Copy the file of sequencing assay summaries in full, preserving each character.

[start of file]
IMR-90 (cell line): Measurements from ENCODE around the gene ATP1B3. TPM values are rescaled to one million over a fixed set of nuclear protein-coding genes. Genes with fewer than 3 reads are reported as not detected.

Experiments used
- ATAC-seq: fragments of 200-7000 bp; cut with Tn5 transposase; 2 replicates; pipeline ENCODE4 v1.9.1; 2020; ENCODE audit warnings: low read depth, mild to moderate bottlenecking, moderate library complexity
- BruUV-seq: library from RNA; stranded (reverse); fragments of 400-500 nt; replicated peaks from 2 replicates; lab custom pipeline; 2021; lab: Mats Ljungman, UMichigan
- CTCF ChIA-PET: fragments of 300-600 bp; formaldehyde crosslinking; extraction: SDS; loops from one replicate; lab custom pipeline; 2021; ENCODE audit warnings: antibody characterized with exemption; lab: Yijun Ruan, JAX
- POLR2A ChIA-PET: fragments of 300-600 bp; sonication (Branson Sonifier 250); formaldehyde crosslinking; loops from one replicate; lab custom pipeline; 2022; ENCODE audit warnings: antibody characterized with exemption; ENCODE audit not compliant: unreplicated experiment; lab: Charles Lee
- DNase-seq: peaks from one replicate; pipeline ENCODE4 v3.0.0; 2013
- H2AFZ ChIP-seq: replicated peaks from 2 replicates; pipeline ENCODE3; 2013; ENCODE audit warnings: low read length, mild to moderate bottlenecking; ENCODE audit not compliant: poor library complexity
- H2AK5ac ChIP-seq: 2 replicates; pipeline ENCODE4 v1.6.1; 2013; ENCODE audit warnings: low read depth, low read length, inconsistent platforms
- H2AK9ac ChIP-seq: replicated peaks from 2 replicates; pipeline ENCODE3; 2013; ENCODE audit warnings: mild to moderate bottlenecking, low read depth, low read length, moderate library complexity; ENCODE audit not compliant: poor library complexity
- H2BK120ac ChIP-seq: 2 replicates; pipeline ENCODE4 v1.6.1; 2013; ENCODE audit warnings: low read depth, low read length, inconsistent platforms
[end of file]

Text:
IMR-90 (cell line): Measurements from ENCODE around the gene ATP1B3. TPM values are rescaled to one million over a fixed set of nuclear protein-coding genes. Genes with fewer than 3 reads are reported as not detected.

Experiments used
- ATAC-seq: fragments of 200-7000 bp; cut with Tn5 transposase; 2 replicates; pipeline ENCODE4 v1.9.1; 2020; ENCODE audit warnings: low read depth, mild to moderate bottlenecking, moderate library complexity
- BruUV-seq: library from RNA; stranded (reverse); fragments of 400-500 nt; replicated peaks from 2 replicates; lab custom pipeline; 2021; lab: Mats Ljungman, UMichigan
- CTCF ChIA-PET: fragments of 300-600 bp; formaldehyde crosslinking; extraction: SDS; loops from one replicate; lab custom pipeline; 2021; ENCODE audit warnings: antibody characterized with exemption; lab: Yijun Ruan, JAX
- POLR2A ChIA-PET: fragments of 300-600 bp; sonication (Branson Sonifier 250); formaldehyde crosslinking; loops from one replicate; lab custom pipeline; 2022; ENCODE audit warnings: antibody characterized with exemption; ENCODE audit not compliant: unreplicated experiment; lab: Charles Lee
- DNase-seq: peaks from one replicate; pipeline ENCODE4 v3.0.0; 2013
- H2AFZ ChIP-seq: replicated peaks from 2 replicates; pipeline ENCODE3; 2013; ENCODE audit warnings: low read length, mild to moderate bottlenecking; ENCODE audit not compliant: poor library complexity
- H2AK5ac ChIP-seq: 2 replicates; pipeline ENCODE4 v1.6.1; 2013; ENCODE audit warnings: low read depth, low read length, inconsistent platforms
- H2AK9ac ChIP-seq: replicated peaks from 2 replicates; pipeline ENCODE3; 2013; ENCODE audit warnings: mild to moderate bottlenecking, low read depth, low read length, moderate library complexity; ENCODE audit not compliant: poor library complexity
- H2BK120ac ChIP-seq: 2 replicates; pipeline ENCODE4 v1.6.1; 2013; ENCODE audit warnings: low read depth, low read length, inconsistent platforms